The clinical and cost-effectiveness of left ventricular assist devices for end-stage heart failure: a systematic review and economic evaluation

Clegg A J, Scott D A, Loveman E, Colquitt J, Hutchinson J, Royle P, Bryant J
Record ID 32006000005
Authors' objectives:

The aim of this report was to assess the clinical and cost-effectiveness of left ventricular assist devices (LVADs) as a bridge to heart transplantation (BTT), as a bridge to myocardial recovery (BTR) or as a long-term chronic support (LTCS) for people with end-stage heart failure (ESHF).

Authors' results and conclusions: Sixteen studies assessed the clinical effectiveness of LVADs as a BTT. Despite the poor methodological quality of the evidence, LVADs appeared beneficial compared to other treatment options (i.e. inotropic agents or usual care) or to no care (i.e. the natural history of ESHF) improving the survival of people with ESHF during the period of support and following heart transplantation. Patients supported by an LVAD appeared to have an improved functional status compared with those on usual care and experienced an improvement in their quality of life from before device implantation to the period during support. Serious adverse events are a risk for patients with an LVAD. With a scarcity of evidence directly comparing different devices, it is difficult to identify specific devices as the most clinically effective. The HeartMate LVAD is the only device that has evidence comparing it with the different alternatives, appearing to be more clinically effective than inotropic agents and usual care and as clinically effective as the Novacor device. Second generation devices, such as Jarvik 2000 and MicroMed Debakey LVADs, are early in their development but show considerable promise that should be assessed through long-term studies. Evidence of the clinical effectiveness of LVADs as a BTR was limited to seven non-comparative observational studies that appeared to show that the LVADs were beneficial in providing support until myocardial recovery. It was not possible to assess whether the LVADs are more effective than other alternatives or specific devices. No evidence was found on the quality of life or functional status of patients and limited information on adverse events was reported. Six studies assessed the clinical effectiveness of LVADs as an LTCS and from these it was evident that LVADs provided benefits in terms of improved survival, functional status and quality of life.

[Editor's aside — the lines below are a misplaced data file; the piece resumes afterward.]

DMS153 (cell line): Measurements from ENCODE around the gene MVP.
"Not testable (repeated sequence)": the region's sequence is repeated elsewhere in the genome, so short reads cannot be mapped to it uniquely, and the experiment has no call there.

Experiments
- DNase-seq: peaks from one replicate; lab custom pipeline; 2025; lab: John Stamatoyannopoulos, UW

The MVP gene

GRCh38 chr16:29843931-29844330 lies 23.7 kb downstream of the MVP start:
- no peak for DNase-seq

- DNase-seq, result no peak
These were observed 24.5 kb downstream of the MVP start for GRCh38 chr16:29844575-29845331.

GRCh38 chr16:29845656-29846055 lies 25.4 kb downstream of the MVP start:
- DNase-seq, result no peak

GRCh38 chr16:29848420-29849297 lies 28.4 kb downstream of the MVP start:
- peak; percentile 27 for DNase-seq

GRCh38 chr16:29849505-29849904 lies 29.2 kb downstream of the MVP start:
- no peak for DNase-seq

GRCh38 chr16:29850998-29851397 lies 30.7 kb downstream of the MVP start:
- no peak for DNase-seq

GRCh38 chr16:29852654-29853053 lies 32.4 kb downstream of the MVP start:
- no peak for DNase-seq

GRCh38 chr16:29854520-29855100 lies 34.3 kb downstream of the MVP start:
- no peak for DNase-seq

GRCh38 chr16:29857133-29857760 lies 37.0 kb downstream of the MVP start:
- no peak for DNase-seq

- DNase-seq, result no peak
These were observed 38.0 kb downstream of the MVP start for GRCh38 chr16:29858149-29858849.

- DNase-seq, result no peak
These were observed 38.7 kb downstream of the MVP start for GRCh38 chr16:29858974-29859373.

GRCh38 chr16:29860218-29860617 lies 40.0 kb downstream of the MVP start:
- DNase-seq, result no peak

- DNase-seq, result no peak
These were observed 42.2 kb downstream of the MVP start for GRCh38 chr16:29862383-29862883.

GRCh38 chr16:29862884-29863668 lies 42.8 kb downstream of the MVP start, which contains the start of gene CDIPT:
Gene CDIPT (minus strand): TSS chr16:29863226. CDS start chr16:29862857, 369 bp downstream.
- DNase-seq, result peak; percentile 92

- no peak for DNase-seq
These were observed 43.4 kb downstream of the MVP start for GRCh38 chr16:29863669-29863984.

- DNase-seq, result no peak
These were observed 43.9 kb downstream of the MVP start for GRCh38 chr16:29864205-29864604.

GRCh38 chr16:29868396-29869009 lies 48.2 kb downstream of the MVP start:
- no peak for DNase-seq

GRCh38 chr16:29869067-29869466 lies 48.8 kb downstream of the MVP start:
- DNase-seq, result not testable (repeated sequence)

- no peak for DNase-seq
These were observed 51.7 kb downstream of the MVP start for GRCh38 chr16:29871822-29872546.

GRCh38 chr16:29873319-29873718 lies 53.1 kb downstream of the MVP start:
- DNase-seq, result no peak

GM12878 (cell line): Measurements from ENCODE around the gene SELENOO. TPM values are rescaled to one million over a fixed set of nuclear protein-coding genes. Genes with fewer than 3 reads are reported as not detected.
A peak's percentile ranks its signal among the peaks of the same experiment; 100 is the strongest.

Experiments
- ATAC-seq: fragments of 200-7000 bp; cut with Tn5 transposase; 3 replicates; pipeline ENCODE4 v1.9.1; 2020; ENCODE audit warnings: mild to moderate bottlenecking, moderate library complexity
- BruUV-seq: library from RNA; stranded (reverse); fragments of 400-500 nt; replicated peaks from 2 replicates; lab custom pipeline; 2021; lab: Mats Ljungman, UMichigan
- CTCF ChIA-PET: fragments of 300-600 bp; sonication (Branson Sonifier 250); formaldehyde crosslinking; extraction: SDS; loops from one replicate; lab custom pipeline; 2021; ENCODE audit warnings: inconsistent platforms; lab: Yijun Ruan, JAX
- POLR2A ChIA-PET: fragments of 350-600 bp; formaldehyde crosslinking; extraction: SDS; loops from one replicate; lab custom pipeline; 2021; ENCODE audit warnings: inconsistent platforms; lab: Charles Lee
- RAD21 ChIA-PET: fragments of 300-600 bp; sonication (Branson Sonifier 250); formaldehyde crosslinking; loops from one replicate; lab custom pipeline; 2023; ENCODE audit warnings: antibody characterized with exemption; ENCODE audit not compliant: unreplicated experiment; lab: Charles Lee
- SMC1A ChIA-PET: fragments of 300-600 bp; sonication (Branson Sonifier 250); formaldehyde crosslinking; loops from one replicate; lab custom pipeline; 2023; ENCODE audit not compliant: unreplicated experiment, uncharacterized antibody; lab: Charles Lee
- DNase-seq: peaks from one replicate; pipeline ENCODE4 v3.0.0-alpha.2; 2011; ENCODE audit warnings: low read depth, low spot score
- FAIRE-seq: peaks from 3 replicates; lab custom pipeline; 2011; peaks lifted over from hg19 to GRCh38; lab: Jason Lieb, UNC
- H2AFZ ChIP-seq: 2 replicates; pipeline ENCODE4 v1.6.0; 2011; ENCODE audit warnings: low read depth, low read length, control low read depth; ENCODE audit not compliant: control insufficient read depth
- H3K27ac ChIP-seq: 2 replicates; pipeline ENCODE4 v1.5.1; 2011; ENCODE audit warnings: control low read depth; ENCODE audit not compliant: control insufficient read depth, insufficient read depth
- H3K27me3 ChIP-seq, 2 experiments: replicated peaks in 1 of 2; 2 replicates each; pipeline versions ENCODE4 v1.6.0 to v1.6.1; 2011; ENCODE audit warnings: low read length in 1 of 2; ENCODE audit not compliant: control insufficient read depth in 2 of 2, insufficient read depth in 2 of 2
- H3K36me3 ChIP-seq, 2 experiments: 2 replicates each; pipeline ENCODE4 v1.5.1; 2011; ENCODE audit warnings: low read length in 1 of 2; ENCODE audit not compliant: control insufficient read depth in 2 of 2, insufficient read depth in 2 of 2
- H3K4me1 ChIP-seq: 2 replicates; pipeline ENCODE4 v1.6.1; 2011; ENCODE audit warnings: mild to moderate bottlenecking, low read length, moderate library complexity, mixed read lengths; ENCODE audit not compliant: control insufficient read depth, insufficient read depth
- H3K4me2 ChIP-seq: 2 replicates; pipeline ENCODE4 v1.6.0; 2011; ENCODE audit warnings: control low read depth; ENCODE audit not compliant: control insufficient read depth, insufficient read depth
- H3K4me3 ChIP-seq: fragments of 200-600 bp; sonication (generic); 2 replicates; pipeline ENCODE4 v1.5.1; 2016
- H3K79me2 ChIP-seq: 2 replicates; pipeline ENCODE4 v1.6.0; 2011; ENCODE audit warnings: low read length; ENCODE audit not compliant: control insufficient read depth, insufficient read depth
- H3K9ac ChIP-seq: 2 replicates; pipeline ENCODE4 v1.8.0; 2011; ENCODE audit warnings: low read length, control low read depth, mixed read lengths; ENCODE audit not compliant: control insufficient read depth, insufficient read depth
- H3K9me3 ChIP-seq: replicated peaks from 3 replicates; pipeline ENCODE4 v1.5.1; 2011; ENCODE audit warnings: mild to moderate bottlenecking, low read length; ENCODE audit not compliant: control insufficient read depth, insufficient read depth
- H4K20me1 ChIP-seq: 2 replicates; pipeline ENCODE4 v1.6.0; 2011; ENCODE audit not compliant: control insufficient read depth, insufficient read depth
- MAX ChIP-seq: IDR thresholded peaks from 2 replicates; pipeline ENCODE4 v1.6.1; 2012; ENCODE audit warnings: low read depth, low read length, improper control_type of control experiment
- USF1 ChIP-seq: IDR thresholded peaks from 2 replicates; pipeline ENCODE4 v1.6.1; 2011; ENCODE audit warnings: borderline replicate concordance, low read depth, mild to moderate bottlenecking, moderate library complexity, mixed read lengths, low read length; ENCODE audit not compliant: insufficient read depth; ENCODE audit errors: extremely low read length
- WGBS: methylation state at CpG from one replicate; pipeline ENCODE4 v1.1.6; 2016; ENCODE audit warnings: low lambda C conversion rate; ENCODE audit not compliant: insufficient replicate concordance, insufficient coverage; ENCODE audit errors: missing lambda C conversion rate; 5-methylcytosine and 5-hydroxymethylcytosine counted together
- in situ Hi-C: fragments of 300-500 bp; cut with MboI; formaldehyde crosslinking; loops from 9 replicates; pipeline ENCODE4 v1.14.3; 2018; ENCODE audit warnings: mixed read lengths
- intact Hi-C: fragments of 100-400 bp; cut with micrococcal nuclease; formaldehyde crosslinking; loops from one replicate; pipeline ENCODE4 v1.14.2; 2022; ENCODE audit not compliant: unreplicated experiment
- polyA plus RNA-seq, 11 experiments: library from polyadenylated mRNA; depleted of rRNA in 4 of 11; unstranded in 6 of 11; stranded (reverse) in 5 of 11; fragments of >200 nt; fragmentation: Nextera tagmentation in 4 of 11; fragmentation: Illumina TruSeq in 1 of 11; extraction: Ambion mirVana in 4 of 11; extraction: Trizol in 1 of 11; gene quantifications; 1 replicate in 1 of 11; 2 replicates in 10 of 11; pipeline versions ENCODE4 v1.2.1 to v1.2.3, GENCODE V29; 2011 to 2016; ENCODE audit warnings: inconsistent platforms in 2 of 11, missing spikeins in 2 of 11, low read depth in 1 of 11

Authors' recommendations: Although the review showed that LVADs are clinically effective as a BTT with ESHF, the economic evaluation indicated that they are not cost-effective. With the limited and declining availability of donor hearts for transplantation, it appears that the future of the technology is in its use as an LTCS. Further research is needed to examine the clinical effectiveness of LVADs for people with ESHF, assessing patient survival, functional ability, quality of life and adverse events. Evaluations of the clinical effectiveness of LVADs should include economic evaluations, as well as data on quality of life, utilities, resources and costs. A systematic review of the epidemiology of ESHF should be undertaken to assess its potential impact.
Authors' methods: Systematic review, Economic evaluation
Project Status: Completed
URL for project:
Year Published: 2005
English language abstract: An English language summary is available
Publication Type: Not Assigned
Country: England, United Kingdom
MeSH Terms
  • Cost-Benefit Analysis
  • Costs and Cost Analysis
  • Heart-Assist Devices
  • Ventricular Dysfunction, Left
Organisation Name: NIHR Health Technology Assessment programme
Contact Address: NIHR Journals Library, National Institute for Health and Care Research, Evaluation, Trials and Studies Coordinating Centre, Alpha House, University of Southampton Science Park, Southampton SO16 7NS, UK
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Copyright: 2009 Queen's Printer and Controller of HMSO
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